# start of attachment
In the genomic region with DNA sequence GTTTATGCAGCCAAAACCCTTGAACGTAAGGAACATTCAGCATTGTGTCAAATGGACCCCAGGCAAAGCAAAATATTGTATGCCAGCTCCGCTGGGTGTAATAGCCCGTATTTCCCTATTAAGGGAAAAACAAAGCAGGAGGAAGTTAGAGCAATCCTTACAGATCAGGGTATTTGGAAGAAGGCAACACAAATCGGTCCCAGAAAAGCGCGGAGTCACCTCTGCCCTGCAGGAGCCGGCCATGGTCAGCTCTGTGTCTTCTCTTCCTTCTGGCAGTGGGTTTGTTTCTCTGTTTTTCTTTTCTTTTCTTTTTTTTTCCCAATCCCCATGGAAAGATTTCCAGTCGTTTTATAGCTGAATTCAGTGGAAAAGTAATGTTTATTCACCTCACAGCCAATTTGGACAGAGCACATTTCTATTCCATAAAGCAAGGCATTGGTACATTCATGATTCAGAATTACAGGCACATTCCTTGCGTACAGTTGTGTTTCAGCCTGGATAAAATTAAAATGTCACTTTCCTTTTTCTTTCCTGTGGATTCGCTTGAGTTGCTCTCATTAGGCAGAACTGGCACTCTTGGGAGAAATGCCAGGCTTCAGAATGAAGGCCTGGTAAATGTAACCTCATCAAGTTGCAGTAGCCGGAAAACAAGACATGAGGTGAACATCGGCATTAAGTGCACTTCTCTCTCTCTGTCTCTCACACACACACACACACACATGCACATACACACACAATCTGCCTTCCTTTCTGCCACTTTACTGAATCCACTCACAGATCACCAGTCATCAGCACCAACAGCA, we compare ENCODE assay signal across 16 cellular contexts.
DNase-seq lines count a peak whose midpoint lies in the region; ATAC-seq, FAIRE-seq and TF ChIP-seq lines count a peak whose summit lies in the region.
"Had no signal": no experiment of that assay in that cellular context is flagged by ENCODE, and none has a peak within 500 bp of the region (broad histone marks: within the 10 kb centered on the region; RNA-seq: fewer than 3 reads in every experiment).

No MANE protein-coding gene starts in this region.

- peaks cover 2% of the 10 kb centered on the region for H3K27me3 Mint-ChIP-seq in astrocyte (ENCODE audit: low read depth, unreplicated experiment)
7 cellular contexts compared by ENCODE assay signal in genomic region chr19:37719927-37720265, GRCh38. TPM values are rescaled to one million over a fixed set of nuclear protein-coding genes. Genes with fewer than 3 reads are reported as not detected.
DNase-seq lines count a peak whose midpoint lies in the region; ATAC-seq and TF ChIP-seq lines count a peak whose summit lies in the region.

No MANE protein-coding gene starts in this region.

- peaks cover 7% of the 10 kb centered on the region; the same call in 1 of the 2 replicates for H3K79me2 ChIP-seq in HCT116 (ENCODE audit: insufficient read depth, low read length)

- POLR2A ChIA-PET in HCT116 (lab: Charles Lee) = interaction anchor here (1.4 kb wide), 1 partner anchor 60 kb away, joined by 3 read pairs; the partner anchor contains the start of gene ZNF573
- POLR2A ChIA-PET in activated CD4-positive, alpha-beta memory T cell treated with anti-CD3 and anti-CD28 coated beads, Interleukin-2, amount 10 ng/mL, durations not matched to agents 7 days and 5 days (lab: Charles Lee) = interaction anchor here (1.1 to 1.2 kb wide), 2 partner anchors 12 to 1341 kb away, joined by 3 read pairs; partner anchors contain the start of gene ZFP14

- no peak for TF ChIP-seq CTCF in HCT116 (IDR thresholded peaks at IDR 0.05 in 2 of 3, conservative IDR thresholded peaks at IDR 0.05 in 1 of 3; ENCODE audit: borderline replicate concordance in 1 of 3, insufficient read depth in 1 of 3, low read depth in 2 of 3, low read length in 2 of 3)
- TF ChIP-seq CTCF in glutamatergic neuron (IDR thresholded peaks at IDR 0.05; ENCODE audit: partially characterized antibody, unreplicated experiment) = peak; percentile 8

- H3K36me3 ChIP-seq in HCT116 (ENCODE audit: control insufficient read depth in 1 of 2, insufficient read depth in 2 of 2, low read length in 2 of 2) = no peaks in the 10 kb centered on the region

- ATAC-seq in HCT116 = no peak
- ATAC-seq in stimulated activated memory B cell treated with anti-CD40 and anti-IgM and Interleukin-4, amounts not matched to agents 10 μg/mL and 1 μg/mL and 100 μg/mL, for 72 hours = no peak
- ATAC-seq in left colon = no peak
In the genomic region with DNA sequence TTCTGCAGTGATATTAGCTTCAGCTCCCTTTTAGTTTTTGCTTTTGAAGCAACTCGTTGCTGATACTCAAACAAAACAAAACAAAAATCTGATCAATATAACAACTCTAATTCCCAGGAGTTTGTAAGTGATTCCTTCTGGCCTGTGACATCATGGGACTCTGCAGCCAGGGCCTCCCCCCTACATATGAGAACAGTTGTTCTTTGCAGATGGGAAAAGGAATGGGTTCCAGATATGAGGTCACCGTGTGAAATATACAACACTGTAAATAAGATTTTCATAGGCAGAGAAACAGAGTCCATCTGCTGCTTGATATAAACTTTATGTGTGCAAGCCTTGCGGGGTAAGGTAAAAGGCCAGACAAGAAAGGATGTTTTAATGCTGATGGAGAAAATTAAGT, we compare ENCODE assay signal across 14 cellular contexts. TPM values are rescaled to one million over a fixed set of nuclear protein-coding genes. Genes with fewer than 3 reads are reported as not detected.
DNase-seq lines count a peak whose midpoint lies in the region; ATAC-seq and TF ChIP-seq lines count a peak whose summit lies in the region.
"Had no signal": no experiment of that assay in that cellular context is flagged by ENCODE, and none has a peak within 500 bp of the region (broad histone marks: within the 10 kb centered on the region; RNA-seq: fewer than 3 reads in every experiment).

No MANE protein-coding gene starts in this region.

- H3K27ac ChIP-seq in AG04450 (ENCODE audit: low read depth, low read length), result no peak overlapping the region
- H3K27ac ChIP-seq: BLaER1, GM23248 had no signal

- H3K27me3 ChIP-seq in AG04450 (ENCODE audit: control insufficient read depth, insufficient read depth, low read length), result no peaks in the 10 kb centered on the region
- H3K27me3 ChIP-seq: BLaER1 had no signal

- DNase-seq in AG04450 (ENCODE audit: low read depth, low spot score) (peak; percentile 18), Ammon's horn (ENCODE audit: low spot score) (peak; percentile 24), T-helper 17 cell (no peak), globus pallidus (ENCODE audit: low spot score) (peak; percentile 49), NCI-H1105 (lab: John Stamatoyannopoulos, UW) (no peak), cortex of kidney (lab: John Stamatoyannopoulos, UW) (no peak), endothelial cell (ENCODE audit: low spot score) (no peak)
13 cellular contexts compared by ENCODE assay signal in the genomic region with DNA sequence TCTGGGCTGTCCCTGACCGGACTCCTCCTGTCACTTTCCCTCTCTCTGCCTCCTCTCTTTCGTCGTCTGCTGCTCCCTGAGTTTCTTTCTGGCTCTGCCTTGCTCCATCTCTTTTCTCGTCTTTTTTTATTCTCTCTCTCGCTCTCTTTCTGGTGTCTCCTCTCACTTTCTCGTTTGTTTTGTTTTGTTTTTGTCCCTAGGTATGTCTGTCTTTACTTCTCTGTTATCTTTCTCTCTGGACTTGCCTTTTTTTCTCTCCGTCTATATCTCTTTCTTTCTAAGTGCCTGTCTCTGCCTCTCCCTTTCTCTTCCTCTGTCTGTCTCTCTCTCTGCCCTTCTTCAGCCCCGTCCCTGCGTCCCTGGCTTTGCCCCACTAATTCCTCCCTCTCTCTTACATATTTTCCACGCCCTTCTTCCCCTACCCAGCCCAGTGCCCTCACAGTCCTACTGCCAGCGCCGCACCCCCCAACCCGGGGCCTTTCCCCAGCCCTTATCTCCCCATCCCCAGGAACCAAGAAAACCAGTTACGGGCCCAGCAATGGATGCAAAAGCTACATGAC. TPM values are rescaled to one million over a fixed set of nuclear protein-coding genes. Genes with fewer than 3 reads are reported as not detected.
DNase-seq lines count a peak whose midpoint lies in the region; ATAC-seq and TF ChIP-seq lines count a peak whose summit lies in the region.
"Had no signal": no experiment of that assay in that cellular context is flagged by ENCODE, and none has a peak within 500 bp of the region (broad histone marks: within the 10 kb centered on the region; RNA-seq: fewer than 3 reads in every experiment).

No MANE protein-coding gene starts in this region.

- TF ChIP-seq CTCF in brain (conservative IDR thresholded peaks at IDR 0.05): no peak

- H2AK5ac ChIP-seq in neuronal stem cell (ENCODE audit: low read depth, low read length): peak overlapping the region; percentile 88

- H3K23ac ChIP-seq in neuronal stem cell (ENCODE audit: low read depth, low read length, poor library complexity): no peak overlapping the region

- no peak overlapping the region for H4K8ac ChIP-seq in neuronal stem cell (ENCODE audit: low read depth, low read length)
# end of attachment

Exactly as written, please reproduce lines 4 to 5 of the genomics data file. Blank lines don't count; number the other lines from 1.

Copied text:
No MANE protein-coding gene starts in this region.

- peaks cover 2% of the 10 kb centered on the region for H3K27me3 Mint-ChIP-seq in astrocyte (ENCODE audit: low read depth, unreplicated experiment)